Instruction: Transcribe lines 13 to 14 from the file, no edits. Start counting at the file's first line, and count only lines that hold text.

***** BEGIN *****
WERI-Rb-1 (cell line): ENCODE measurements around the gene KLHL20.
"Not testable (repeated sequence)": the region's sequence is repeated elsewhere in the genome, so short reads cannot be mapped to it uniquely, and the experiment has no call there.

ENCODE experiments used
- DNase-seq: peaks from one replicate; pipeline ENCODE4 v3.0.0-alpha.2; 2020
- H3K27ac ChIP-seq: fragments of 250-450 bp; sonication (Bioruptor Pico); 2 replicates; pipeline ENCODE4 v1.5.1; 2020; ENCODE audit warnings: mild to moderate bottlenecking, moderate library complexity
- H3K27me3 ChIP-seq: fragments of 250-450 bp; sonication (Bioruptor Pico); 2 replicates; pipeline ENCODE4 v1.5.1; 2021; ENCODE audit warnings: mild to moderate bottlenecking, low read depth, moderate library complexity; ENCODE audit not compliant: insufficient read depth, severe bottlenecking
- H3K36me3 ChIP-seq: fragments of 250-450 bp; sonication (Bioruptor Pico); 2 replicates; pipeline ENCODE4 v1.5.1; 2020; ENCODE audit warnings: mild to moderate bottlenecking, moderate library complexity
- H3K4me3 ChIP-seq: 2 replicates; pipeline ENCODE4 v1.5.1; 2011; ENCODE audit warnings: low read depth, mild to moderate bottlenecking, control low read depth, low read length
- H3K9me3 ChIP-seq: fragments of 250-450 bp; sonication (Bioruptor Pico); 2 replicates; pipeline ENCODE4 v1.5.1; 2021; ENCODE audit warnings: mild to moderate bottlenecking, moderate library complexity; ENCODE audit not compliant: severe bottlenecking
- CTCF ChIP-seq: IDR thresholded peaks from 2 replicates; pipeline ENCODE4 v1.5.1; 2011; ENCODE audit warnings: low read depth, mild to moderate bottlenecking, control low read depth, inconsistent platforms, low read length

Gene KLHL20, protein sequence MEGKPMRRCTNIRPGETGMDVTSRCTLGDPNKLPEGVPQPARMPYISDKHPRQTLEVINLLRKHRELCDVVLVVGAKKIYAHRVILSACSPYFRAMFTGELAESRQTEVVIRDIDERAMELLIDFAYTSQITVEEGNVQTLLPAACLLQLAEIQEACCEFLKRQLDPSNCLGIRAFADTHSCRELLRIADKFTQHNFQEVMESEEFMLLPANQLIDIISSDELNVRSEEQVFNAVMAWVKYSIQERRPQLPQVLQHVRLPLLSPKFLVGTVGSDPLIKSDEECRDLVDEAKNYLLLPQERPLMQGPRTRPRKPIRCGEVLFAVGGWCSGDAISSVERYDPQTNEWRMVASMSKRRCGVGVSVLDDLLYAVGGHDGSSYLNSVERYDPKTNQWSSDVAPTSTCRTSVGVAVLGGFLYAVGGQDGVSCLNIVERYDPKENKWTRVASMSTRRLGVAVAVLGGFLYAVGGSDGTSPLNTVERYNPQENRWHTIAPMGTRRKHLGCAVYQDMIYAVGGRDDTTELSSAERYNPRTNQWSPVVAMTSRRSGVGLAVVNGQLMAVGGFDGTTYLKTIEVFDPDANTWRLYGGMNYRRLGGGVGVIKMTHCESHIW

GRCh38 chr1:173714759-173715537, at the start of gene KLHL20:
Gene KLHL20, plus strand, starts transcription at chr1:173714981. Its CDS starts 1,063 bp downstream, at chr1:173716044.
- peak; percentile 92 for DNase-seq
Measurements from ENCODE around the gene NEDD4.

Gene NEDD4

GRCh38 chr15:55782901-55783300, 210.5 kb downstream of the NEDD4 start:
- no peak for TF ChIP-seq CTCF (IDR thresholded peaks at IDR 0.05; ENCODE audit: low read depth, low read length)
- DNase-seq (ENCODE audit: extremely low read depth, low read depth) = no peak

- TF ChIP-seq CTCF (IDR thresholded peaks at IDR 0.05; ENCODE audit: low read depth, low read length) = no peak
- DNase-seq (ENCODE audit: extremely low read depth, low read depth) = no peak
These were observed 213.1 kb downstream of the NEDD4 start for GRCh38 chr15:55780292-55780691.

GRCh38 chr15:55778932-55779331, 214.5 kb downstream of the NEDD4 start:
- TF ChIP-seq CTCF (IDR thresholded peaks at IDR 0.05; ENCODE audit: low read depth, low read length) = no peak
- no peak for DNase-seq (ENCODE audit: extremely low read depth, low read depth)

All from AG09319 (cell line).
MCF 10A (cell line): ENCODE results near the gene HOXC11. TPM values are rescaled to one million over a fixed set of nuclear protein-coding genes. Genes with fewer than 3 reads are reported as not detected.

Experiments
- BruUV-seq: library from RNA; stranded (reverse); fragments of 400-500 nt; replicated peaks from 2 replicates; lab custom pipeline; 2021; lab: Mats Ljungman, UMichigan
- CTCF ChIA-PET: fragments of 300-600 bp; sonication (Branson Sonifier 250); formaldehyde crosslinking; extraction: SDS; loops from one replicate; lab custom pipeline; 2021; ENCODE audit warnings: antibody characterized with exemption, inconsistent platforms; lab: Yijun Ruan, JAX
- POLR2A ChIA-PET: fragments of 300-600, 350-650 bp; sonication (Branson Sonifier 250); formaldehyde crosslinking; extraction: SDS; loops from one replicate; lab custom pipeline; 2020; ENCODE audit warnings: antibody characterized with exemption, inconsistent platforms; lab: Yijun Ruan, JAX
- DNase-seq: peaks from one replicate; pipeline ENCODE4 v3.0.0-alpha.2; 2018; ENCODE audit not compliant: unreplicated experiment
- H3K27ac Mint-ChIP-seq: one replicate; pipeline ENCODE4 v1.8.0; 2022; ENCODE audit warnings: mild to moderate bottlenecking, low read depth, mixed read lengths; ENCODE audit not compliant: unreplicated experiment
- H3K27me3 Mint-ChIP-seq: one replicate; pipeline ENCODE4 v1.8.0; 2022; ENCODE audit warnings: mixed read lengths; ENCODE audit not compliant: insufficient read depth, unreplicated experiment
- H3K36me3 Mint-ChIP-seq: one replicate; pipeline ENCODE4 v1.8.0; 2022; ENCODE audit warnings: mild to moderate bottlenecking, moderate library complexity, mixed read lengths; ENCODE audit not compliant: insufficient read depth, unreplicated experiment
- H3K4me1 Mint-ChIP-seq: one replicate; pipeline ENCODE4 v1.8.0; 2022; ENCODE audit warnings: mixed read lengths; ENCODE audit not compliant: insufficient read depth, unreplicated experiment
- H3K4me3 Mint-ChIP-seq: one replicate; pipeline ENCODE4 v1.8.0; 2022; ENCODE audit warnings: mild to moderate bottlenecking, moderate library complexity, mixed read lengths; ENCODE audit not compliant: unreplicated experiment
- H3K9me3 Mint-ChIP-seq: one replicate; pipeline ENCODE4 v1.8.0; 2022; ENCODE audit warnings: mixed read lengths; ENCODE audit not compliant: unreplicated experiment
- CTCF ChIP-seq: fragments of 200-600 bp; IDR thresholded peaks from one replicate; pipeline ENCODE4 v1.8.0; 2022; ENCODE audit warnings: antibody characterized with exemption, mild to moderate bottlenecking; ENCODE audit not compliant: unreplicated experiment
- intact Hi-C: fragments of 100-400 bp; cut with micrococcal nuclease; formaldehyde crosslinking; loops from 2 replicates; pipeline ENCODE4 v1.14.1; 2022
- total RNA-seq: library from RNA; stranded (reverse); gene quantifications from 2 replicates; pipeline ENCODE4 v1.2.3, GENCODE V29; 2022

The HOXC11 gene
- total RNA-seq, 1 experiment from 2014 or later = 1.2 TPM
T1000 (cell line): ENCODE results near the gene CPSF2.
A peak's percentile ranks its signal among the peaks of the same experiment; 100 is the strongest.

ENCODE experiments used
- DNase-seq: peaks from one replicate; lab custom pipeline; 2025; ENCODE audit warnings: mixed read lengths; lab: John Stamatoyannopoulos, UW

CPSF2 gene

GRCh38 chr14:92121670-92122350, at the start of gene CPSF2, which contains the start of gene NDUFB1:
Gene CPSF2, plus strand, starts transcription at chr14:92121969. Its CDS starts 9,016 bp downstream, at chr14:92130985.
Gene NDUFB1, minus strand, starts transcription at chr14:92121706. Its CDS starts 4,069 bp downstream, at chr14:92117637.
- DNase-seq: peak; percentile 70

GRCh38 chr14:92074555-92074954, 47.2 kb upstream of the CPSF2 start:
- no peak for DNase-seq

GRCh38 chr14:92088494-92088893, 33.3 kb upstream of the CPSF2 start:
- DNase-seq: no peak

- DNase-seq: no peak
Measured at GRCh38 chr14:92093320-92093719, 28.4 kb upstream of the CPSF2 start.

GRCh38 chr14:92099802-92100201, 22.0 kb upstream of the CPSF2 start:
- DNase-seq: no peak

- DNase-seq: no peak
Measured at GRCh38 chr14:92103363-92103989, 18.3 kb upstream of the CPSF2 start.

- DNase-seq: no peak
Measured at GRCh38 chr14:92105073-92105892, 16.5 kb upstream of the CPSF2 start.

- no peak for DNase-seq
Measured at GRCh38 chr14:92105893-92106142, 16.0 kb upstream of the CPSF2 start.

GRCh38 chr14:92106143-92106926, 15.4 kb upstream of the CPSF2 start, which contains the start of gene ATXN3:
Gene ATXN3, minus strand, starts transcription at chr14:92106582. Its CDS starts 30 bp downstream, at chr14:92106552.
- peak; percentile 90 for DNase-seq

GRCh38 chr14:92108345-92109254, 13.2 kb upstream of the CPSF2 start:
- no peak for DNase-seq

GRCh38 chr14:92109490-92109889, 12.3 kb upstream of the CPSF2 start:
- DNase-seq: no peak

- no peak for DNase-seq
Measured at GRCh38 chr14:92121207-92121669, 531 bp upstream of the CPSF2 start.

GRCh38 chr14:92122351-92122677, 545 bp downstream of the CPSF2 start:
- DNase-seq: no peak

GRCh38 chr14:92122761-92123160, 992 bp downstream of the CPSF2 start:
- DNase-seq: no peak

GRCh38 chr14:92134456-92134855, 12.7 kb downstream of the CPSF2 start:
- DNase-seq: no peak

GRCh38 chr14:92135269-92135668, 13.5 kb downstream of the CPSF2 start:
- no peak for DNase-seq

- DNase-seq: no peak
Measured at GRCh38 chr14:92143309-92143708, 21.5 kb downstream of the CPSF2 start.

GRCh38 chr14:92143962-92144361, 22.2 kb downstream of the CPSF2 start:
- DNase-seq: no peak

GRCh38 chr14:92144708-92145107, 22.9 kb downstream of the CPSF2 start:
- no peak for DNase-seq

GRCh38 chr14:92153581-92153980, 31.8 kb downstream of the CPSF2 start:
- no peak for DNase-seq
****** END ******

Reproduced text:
Gene KLHL20, plus strand, starts transcription at chr1:173714981. Its CDS starts 1,063 bp downstream, at chr1:173716044.
- peak; percentile 92 for DNase-seq